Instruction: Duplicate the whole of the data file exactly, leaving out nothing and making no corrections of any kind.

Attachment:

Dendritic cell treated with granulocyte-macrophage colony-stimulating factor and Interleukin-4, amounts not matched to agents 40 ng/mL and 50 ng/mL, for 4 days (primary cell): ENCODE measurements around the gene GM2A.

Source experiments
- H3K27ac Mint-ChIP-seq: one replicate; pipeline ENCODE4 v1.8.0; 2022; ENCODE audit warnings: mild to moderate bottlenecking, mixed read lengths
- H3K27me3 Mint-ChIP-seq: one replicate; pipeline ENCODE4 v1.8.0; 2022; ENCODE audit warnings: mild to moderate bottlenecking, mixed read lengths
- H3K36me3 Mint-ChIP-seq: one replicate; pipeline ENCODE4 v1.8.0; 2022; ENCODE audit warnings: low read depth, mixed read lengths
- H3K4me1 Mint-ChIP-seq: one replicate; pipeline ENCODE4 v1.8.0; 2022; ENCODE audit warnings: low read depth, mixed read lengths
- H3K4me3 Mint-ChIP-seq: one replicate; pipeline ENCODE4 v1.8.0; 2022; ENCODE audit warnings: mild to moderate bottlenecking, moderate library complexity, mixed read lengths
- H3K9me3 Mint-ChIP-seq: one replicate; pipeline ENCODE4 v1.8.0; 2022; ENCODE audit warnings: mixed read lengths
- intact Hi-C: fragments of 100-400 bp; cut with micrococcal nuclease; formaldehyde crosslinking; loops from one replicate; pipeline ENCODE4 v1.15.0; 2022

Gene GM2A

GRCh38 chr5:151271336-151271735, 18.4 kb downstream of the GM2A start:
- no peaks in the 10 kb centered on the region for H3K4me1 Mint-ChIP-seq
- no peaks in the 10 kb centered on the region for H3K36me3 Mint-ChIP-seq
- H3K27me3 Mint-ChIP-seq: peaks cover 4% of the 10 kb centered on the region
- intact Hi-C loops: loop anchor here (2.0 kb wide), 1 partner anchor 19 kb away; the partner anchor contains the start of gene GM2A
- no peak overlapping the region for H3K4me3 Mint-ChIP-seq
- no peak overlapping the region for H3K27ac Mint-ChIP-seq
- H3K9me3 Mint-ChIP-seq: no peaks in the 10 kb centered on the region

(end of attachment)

Dendritic cell treated with granulocyte-macrophage colony-stimulating factor and Interleukin-4, amounts not matched to agents 40 ng/mL and 50 ng/mL, for 4 days (primary cell): ENCODE measurements around the gene GM2A.

Source experiments
- H3K27ac Mint-ChIP-seq: one replicate; pipeline ENCODE4 v1.8.0; 2022; ENCODE audit warnings: mild to moderate bottlenecking, mixed read lengths
- H3K27me3 Mint-ChIP-seq: one replicate; pipeline ENCODE4 v1.8.0; 2022; ENCODE audit warnings: mild to moderate bottlenecking, mixed read lengths
- H3K36me3 Mint-ChIP-seq: one replicate; pipeline ENCODE4 v1.8.0; 2022; ENCODE audit warnings: low read depth, mixed read lengths
- H3K4me1 Mint-ChIP-seq: one replicate; pipeline ENCODE4 v1.8.0; 2022; ENCODE audit warnings: low read depth, mixed read lengths
- H3K4me3 Mint-ChIP-seq: one replicate; pipeline ENCODE4 v1.8.0; 2022; ENCODE audit warnings: mild to moderate bottlenecking, moderate library complexity, mixed read lengths
- H3K9me3 Mint-ChIP-seq: one replicate; pipeline ENCODE4 v1.8.0; 2022; ENCODE audit warnings: mixed read lengths
- intact Hi-C: fragments of 100-400 bp; cut with micrococcal nuclease; formaldehyde crosslinking; loops from one replicate; pipeline ENCODE4 v1.15.0; 2022

Gene GM2A

GRCh38 chr5:151271336-151271735, 18.4 kb downstream of the GM2A start:
- no peaks in the 10 kb centered on the region for H3K4me1 Mint-ChIP-seq
- no peaks in the 10 kb centered on the region for H3K36me3 Mint-ChIP-seq
- H3K27me3 Mint-ChIP-seq: peaks cover 4% of the 10 kb centered on the region
- intact Hi-C loops: loop anchor here (2.0 kb wide), 1 partner anchor 19 kb away; the partner anchor contains the start of gene GM2A
- no peak overlapping the region for H3K4me3 Mint-ChIP-seq
- no peak overlapping the region for H3K27ac Mint-ChIP-seq
- H3K9me3 Mint-ChIP-seq: no peaks in the 10 kb centered on the region